March was chaotic for both private and public markets. In response to the threat of bank runs in the era of instant communication, the Federal Reserve and other central banks took action to shore up available liquidity and stave off a financial disaster.
The latest Global Markets Snapshot breaks down a month of trends in the equity, debt, and commodities markets, tracking returns across a range of indexes and sectors. It also features private markets activity, including major deals, fundraising, IPO performance, lending volumes and unicorn creation. In this monthly digest, we provide the datasets that the PitchBook Institutional Research Group is keeping an eye on as markets remain volatile.
The closeout of the first quarter of 2023 brought with it panic in the US VC ecosystem which radiated into broader concerns over the health of the global financial services sector. On the month, the KBW Nasdaq Bank Index - an index that tracks the performance of publicly traded and thrifts in the US - was down nearly 25%. The precipitous drop in US financials equities was spurred on first by the announcement from a struggling Silicon Valley Bank (SVB) on March 8 that it was planning to sell upwards of $1.75 billion in shares to shore up its balance sheet in the face of what became overwhelming withdrawal requests from its primarily venture capital-oriented client base. Upon failing to accomplish this sale, the bank was taken into FDIC receivership on March 10 to protect depositors and stem the bleeding. Only two days later, Signature Bank of New York, also facing heavy withdrawal requests, was likewise taken into FDIC receivership. Investors headed for the exits from smaller regional banks which appeared to be exposed to asset book vs. market value mismatches and bank run risks similar to those experienced by SVB and Signature Bank; for example, the tranche price of 4.375% bonds due in 2046 issued by SVB competitor First Republic Bank fell 28.1% on the month, ending the quarter trading at $54.49, deep in distressed territory.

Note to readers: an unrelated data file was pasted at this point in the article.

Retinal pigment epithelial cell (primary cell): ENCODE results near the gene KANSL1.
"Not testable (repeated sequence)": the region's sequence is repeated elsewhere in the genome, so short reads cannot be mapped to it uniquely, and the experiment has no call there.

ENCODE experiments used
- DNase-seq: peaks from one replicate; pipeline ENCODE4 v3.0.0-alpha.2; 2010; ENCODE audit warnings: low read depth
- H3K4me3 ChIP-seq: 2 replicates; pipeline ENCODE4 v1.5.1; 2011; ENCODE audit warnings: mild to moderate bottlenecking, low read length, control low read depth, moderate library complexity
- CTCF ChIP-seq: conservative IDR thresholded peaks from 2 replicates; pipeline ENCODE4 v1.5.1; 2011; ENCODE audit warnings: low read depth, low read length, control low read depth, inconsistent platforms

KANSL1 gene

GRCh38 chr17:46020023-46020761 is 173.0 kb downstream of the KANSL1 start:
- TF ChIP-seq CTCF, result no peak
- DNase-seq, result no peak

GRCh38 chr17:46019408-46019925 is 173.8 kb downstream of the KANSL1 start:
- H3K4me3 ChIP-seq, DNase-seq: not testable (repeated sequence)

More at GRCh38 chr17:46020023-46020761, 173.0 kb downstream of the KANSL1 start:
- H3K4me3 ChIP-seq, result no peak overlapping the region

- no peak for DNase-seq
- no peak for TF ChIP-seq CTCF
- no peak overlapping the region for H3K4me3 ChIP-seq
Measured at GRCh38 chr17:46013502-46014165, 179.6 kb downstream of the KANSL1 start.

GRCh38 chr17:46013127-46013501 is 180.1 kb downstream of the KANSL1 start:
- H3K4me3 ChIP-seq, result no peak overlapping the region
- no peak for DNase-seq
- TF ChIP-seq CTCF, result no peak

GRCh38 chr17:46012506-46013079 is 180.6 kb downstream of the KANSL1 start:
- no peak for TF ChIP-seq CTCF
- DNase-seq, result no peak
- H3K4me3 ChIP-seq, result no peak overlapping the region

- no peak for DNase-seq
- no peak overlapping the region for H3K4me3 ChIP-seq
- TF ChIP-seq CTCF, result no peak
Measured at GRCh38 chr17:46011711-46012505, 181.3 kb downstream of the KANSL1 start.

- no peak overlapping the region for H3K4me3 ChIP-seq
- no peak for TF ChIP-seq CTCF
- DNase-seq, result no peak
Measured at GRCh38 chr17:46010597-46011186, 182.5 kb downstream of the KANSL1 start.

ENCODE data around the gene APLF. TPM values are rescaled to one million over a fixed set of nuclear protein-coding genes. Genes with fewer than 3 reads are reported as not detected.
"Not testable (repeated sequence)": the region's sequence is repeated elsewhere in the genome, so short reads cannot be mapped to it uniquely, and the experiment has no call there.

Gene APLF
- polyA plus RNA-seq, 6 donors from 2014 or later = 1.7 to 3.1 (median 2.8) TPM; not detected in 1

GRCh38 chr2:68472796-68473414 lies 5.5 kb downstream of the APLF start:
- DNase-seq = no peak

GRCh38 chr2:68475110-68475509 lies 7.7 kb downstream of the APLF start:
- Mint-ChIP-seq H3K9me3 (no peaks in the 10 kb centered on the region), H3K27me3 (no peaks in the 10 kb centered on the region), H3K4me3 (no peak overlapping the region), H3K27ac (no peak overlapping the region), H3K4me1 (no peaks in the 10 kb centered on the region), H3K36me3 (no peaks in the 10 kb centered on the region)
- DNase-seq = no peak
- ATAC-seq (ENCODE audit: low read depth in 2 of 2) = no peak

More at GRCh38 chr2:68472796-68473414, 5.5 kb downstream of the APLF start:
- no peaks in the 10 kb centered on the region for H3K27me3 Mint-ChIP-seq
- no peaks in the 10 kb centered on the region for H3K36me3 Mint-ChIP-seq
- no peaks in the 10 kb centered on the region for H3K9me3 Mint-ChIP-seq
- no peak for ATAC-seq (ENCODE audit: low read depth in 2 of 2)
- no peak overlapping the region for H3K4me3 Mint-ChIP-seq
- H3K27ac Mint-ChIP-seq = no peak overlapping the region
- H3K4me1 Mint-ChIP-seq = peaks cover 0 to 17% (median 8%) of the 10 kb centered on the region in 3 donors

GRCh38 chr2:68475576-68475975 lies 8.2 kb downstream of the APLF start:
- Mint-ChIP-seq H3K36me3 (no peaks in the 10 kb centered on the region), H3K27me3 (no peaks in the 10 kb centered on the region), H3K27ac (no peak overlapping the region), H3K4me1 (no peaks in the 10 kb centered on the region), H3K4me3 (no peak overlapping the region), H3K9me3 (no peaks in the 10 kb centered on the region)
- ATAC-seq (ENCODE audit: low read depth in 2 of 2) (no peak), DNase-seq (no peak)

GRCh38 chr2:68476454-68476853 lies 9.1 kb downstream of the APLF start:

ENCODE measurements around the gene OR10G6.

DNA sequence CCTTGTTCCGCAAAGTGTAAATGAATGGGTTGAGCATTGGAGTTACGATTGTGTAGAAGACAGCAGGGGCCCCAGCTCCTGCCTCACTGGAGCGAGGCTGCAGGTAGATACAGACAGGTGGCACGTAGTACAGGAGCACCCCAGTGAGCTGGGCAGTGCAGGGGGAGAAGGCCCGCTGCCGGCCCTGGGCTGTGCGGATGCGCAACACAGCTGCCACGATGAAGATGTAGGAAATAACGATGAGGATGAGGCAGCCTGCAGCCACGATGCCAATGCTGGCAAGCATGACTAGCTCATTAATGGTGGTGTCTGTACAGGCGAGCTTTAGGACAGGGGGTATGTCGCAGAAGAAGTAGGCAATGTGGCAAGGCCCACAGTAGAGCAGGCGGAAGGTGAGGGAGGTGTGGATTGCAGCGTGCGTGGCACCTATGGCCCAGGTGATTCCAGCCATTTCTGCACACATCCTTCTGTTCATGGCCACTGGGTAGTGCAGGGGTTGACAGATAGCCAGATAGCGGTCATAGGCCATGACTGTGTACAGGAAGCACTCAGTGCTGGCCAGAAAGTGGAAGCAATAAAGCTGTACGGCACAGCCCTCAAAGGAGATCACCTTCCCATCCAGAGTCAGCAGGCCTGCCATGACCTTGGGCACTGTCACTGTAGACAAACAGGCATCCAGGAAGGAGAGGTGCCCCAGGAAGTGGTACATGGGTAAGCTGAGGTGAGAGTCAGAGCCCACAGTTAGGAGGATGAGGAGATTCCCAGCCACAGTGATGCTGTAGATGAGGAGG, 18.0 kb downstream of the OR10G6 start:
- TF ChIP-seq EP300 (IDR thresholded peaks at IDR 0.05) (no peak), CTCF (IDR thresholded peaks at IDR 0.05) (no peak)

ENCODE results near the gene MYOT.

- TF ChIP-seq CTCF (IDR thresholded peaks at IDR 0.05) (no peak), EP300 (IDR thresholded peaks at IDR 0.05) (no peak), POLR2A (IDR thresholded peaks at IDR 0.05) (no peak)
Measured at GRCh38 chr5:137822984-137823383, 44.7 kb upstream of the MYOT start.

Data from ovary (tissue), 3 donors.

To stem the tide of fear roiling financial markets, the US Federal Reserve (Fed) stepped in with several policy decisions both on its own and in coordination with other global central banks. On March 12, the same day as the failure of Signature Bank, the Fed created a new Bank Term Funding Program. The new liquidity facility offers loans up to a year in duration to qualifying depository institutions to help banks meet withdrawal requests; most importantly, however, it allows banks to borrow against assets such as US Treasuries at par value rather than market value. This means these institutions can borrow 100 cents on the dollar while putting up as collateral bonds whose prices fell below face value when the Fed hiked interest rates. On March 19th, the same day as the announcement of the sale of the distressed Credit Suisse to UBS Group AG, the Fed, alongside the central banks of England, Canada, Switzerland, Japan, and the Eurozone, announced the beginning a coordinated effort to improve global US dollar liquidity by temporarily increasing from weekly to daily the frequency of seven-day maturity operations through existing US dollar liquidity swap line arrangements. These operations are, in effect, daily loans denominated in US dollars offered by central banks to depository institutions in their geographies to further bolster liquidity, with the goal of averting an illiquidity crisis if bank runs spread.
Meanwhile, as the Fed is spearheading the drive to stabilize domestic and global banking sectors, it still faces an uphill battle against inflation. While progress has been made over thelast six months on the Fed-preferred headline Personal Consumption Expenditures basis, core inflation continues to remain stubbornly flat at 4.6% for the trailing 12 months ending February, which has been at the same level since the trailing 12-month period ending December 2022. This leaves the US central bank in a precarious position: It must simultaneously continue raising the target interest rate to bring inflation down to its goal and stave off an inflationary rebound while also avoiding a serious credit crunch caused by a contracting financials sector. It remains to be seen how successful the Fed will be in this dual mission.